The Inflation Reduction Act of 2022 is providing the IRS with an influx of about $80 billion to modernize outdated technology and rebuild a depleted workforce, which is expected to improve enforcement to the tune of about $200 billion over a decade. Treasury Secretary Janet Yellen directed the agency not to use additional resources to increase audit rates for taxpayers making under $400,000 a year, but the tax returns of high-earning business owners are likely to face more scrutiny than they have in years past.1

IRS audit rates for individual, partnership, and S corporation income tax returns have fallen since 2010, a trend that could reverse as the IRS ramps up enforcement. Higher audit rates won’t appear overnight, but large investments to upgrade technology could eventually help the IRS develop more advanced enforcement methods.

With that in mind, here are some tips to help you avoid unwanted attention from the IRS.

Understand the process. Tax returns are randomly selected, which means you might be audited even if you do everything by the book. However, when your tax return is processed, a computer program screens for anomalies and compares deductions to those of taxpayers with similar incomes. Your return is more likely to be chosen if there’s a higher chance that it would result in the collection of additional taxes, but an audit can also be triggered by a red flag on your return or a simple mistake that leads to additional questions. If selected for a correspondence audit, you may be asked to mail specific information to the IRS. A comprehensive field audit would be conducted at your home, place of business, or accountant’s office.

Avoid common traps. Filing an incomplete tax return (with missing forms or schedules) and not making tax payments on time are surefire ways to attract unwanted attention from the IRS. Taking business deductions that are not in line with industry norms, not categorizing transactions consistently from year to year, having a high number of independent contractors relative to full-time employees, and reporting continuous losses are all situations that can look suspicious, even if they are valid.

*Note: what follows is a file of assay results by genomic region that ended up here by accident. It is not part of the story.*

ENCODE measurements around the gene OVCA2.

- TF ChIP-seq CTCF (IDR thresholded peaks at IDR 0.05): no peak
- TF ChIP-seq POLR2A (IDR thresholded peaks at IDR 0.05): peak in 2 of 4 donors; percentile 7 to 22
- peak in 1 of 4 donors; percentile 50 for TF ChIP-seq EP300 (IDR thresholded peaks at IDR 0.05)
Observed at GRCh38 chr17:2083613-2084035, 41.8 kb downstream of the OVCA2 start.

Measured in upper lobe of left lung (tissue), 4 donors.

Step up your record-keeping. Taxpayers are required to keep tax records for at least three years from the date the tax return was filed. Organizing and possibly digitizing your records could make it easier to respond to any requests for information that may come from the IRS — and not being able to provide a requested document could negatively impact your audit results.

A heightened focus on compliance means it may be more important than ever to consult an experienced tax professional for personalized guidance, especially if you receive any type of communication from the IRS.

1) U.S. Treasury Department, 2022

The articles and opinions expressed in this document were gathered from a variety of sources, but are reviewed by Strickland Financial Group, LLC prior to its dissemination.  Any articles written by Graham M. Strickland or Strickland Financial Group will include a ‘by line’ indicating the author.  Strickland Financial Group provides a full range of financial services, including but not limited to: life, health, disability and long term care insurance, group and individual retirement plans and individual investments. Receipt of literature in no way implies suitability of product(s) in your financial plan. Strickland Financial Group maintains networking relationships with estate planning attorneys and tax professionals but does not itself offer legal or tax advice. Securities offered through Triad Advisors, LLC (TRIAD), Member FINRA/SIPC. Advisory services offered through S&S Wealth Management, LP (S&S). A Registered Investment Advisor. Strickland Financial Group is independent of TRIAD and S&S.

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Gray Strickland

Author Gray Strickland

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